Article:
African Horse Sickness

Isabel Wolf-Gillespie

In Africa we have our very own endemic equine disease – African Horse Sickness (AHS). AHS is a seriously real concern for every horse owner in most of Southern Africa and the disease affects them everyone directly or indirectly, regardless of whether AHS occurs in their area or not. Most horse owners that can afford to vaccinate are vaccinating their horses, however, impoverished rural communities in Africa most often don’t have the means to vaccinate their horses, mules or donkeys. Even in the very dry desert-like conditions of Africa, AHS occurs infrequently after heavy rainfall. AHS was first recorded in the Yemen in 1327 but the disease almost certainly originated in Africa. It was described by Father Monclaro, a monk, in a 1569 account of journeys into central and east Africa using Indian horses. In South Africa, AHS first appeared in horses that were brought to the Cape of Good Hope in 1652 by the Dutch East India Company. Sixty years after that was the first official, recorded outbreak in the Cape in 1719, in which 1700 horses died. Forty percent of the horse population was reported to have died in the worst season ever in 1854/ 55. Hundreds of years later, we still feel the devastation of this disease. The question about whether governments are doing enough to protect the African equine industry and whether it understands the value of the equine and its associated industries including the rural communities remains unanswered. 

The AHS virus caused over 1000 equine deaths in 2010/2011 resulting in a two-year suspension of all direct equine exports to the EU, costing the local industry an estimated US$150 million. The hacking, companion, traction, draught and transport function of equidae in all sectors of the African community cannot be quantified in monetary terms. The impact of AHS on the industry is devastating, and emotionally the cost is borne in the loss of a friend.

What is African Horse Sickness? African Horse Sickness is a highly infectious non-contagious, vector born viral disease affecting all species of Equidae. It is classified as an Orbivirus of the Reoviridae family of which there are nine serotypes. All serotypes (one to nine) are distributed throughout, although there is a variation in their temporal distribution. It occurs naturally on the African continent, and is characterized by respiratory and circulatory damage, accompanied by fever and loss of appetite.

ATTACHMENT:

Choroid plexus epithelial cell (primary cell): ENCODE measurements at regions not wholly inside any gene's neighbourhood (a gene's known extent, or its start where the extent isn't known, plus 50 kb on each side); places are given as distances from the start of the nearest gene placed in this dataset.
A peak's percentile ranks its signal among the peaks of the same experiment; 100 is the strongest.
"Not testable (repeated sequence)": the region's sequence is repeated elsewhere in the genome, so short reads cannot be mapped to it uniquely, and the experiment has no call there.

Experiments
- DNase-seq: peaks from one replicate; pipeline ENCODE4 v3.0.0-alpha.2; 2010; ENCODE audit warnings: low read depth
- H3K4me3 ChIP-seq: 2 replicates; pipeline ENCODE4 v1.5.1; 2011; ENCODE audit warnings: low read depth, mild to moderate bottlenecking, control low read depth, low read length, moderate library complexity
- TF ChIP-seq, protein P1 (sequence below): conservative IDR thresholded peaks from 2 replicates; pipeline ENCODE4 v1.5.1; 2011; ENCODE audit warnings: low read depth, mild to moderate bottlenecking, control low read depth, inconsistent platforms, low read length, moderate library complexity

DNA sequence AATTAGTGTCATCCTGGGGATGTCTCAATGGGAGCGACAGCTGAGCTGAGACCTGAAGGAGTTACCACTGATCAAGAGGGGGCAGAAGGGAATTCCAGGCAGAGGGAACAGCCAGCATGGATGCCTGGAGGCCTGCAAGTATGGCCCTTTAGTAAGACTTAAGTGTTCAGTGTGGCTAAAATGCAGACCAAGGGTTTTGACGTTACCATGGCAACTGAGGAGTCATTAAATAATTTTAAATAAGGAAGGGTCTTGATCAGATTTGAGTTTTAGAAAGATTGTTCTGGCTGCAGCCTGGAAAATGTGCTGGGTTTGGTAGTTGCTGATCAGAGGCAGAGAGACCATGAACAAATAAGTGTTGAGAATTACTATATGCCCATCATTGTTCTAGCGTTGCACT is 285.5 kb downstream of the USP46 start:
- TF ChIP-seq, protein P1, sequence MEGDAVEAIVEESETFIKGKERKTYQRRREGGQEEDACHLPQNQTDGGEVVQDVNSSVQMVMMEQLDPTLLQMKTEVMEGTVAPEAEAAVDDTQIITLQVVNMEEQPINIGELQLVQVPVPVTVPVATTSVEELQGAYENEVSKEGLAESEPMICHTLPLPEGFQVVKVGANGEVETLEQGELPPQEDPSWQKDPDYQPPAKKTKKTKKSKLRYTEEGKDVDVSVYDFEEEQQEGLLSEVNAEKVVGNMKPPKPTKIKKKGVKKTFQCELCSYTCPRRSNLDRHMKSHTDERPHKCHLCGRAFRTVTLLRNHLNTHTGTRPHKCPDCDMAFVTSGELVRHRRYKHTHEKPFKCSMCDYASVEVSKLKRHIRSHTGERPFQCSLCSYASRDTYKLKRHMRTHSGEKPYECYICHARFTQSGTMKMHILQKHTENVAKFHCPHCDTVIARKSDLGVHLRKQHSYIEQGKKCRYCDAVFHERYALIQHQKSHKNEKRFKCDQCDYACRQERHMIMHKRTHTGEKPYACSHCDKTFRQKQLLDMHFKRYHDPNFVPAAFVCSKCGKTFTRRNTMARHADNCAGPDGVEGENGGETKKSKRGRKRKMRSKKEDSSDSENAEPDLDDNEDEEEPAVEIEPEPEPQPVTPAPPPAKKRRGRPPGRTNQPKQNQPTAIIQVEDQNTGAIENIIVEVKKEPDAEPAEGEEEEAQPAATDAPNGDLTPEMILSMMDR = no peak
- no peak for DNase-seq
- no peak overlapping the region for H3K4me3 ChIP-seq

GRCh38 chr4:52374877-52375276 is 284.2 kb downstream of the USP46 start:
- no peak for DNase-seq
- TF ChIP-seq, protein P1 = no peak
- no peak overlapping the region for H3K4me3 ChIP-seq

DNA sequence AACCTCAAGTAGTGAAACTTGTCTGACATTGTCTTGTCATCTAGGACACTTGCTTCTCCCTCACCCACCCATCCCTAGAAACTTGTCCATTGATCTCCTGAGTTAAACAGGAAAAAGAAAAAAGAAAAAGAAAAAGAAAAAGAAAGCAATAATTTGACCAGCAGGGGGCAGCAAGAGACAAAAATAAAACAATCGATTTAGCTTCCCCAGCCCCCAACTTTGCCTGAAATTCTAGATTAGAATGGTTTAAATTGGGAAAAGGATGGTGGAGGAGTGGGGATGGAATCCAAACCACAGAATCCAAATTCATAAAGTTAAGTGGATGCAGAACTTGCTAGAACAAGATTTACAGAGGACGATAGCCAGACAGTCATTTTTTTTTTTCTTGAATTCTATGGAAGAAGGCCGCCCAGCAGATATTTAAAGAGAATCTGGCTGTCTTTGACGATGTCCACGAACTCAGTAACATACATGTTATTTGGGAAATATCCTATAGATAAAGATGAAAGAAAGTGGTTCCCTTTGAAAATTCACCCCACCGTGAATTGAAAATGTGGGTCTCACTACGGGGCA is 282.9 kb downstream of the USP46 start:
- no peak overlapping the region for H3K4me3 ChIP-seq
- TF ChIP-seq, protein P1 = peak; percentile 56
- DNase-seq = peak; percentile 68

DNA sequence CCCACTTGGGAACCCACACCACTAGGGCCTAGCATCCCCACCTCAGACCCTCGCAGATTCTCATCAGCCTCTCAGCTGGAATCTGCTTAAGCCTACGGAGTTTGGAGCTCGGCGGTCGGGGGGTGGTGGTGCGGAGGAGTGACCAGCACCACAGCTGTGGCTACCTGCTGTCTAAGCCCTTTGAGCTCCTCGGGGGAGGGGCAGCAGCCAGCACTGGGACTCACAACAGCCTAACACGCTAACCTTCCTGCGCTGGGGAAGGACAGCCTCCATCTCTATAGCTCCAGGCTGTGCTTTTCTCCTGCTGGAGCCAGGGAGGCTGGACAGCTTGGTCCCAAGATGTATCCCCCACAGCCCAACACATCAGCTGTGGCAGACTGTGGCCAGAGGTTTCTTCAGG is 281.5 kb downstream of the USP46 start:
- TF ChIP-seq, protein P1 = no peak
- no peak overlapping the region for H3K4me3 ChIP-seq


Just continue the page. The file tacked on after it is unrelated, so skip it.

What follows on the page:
Host and Vector Animals affected are, all breeds of horses (mortality rate of 70-90%), mules and donkeys. Wild life Equine species (Zebras) are resistant to the disease. The vector host, Culicoides midge, spreads AHS virus.

How do horses contract the disease? AHS does not spread directly from one horse to another, but is transmitted by the Culicoides midge, which becomes infected when feeding on other infected equidae. It occurs mostly in the warm, rainy season when midges are plentiful, and disappears after frost, when the midges die. Most animals become infected in the period associated with sunset and sunrise, when the midges are most active.

Symptoms The disease manifests in three ways, namely the lung form, the heart form and the mixed form.

- The lung (dunkop) form is characterized in the following manner: very high fever (up to 41° C); difficulty in breathing, with mouth open and head hanging down; frothy discharge may pour from the nose; sudden onset of death; very high death rate (90%).
- The heart (dikkop) form is characterized in the following manner: fever, followed by swelling of the head and eyes; in severe cases, the entire head swells (“dikkop”); loss of ability to swallow and possible colic symptoms may occur; terminal signs include bleeding (of pinpoint size) in the membranes of the mouth and eyes; slower onset of death, occurring four to eight days after the fever has started; lower death rate (50%).
- The mixed form is characterized by symptoms of both the dunkop and dikkop forms of the disease.

(Information supplied by the University of KwaZulu Natal and the African Horse Sickness Trust)

In the former Transkei of South Africa for example, equids form an integral part of life for the AmaXhosa people. Their role is to fetch water and wood, be a mode of transport, plow land and herd livestock and give employment opportunities. Equids as a mode of transport, are an environmentally friendly way of travelling, a quality needed in today’s world that should be supported and encouraged. Together with my husband Lloyd, I have been running an outreach project focusing on the social and economic upliftment of the AmaXhosa people. The animal owners often lack the necessary skills and resources, which results in serious abuse and neglect of the animals.

A few years ago we had to move from the former Transkei and our project area has shifted since then to Botswana. It’s a challenge to maintain and grow the project which is funded by ourselves mostly and currently includes AHS vaccinations, internal and external parasite control, wound care, education, and youth and skills development.

If you are keen to get involved please get in touch This email address is being protected from spambots. You need JavaScript enabled to view it..




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